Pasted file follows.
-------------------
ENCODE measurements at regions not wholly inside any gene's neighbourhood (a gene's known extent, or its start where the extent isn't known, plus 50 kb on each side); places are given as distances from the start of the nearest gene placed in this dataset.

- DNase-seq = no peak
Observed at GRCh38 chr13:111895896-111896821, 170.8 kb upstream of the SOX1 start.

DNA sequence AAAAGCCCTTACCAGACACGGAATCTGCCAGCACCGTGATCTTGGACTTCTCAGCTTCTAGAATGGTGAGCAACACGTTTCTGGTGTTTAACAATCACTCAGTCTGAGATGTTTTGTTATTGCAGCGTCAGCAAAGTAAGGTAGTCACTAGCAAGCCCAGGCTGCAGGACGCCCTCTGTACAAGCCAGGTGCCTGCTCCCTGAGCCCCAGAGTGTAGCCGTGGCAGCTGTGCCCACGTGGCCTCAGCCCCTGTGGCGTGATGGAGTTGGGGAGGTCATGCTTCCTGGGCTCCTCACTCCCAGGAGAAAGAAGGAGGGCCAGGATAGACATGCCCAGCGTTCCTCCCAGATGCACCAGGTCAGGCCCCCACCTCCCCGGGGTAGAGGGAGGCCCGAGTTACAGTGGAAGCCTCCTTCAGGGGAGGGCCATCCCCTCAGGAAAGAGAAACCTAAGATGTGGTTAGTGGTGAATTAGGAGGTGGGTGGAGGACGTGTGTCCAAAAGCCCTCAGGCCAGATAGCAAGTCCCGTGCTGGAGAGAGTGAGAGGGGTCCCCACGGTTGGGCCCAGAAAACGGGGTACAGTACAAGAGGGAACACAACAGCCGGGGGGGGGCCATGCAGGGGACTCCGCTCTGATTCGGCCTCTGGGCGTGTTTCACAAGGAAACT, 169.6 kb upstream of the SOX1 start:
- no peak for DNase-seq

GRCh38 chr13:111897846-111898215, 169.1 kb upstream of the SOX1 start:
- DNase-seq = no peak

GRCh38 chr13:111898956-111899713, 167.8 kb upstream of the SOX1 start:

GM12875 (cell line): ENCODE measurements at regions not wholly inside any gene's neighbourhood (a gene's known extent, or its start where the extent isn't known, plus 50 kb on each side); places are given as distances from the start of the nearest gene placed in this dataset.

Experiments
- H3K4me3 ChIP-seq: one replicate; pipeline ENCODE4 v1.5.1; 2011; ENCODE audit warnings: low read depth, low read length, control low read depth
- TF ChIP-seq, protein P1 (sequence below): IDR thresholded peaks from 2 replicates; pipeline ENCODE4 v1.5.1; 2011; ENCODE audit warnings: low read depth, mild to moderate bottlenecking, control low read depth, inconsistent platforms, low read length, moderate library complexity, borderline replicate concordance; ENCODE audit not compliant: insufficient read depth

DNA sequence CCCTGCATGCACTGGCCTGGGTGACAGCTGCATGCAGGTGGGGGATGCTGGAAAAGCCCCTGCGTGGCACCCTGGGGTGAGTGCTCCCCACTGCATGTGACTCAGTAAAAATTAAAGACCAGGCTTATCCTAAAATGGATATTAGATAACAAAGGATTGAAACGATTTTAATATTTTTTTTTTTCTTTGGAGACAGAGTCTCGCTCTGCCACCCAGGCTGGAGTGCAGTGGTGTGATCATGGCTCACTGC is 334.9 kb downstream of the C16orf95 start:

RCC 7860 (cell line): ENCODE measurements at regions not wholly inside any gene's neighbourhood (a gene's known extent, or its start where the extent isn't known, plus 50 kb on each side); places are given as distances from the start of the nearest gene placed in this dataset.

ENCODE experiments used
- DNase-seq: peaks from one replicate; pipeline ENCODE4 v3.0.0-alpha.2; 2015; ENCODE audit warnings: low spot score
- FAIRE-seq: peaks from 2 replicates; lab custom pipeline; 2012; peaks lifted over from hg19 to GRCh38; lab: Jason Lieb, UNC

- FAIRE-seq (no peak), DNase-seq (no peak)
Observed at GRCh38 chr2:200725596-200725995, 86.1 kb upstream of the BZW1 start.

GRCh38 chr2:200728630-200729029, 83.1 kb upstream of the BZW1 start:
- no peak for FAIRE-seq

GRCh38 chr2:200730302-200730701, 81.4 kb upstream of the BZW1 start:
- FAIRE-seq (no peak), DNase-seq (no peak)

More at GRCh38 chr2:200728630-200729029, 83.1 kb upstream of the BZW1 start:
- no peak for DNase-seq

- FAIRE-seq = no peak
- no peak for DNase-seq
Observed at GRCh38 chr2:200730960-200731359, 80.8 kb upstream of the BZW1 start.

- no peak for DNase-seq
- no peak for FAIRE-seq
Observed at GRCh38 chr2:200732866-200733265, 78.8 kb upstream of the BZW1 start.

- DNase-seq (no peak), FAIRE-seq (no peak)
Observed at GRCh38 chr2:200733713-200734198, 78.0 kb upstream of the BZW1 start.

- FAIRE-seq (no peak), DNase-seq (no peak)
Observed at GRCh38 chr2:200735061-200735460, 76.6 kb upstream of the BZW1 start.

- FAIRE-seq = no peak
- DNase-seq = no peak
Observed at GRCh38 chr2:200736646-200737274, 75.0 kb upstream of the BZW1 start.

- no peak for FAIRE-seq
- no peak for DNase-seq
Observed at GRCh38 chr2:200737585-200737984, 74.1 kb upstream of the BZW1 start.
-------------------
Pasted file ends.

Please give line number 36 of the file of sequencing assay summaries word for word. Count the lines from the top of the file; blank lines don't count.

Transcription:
- FAIRE-seq = no peak